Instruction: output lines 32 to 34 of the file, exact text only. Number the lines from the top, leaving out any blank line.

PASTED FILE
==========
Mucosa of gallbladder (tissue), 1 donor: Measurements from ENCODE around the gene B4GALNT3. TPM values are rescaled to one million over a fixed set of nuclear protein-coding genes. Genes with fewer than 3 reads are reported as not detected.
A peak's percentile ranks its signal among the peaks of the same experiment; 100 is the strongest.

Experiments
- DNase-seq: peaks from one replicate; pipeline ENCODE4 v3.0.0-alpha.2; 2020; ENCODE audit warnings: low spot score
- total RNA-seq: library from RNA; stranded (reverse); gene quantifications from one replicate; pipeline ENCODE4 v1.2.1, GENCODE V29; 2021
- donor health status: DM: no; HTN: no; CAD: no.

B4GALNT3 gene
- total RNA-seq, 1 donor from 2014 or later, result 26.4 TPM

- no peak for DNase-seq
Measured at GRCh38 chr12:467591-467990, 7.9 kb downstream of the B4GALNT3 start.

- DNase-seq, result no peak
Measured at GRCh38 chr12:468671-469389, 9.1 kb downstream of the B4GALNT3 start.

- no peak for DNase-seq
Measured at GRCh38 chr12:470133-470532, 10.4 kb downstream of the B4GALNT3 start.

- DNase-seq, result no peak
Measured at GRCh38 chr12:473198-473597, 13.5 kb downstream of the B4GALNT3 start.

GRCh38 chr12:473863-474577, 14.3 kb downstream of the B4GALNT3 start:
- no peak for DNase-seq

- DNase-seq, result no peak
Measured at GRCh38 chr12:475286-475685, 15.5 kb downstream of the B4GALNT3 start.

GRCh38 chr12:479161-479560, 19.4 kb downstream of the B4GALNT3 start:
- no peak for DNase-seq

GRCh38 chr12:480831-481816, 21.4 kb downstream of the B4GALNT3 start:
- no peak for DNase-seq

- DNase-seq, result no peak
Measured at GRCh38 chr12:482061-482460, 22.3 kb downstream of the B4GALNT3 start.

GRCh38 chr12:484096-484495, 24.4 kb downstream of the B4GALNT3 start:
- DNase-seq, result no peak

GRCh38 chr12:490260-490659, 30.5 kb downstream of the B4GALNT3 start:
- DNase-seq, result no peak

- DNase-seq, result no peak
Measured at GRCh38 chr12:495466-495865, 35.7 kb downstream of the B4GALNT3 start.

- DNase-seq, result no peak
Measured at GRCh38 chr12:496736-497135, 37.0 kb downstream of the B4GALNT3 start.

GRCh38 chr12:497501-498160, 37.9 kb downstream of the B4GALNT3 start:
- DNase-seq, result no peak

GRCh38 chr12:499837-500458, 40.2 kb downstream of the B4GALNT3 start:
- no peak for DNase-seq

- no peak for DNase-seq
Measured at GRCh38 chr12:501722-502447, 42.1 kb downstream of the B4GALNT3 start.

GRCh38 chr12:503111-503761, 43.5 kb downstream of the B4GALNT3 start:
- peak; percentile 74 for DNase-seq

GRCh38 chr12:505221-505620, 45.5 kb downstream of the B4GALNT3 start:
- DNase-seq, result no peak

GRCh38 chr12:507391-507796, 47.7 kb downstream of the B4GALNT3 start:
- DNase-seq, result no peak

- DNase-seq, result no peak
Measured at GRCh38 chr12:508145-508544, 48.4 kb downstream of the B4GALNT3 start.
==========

Measured at GRCh38 chr12:495466-495865, 35.7 kb downstream of the B4GALNT3 start.

- DNase-seq, result no peak
Measured at GRCh38 chr12:496736-497135, 37.0 kb downstream of the B4GALNT3 start.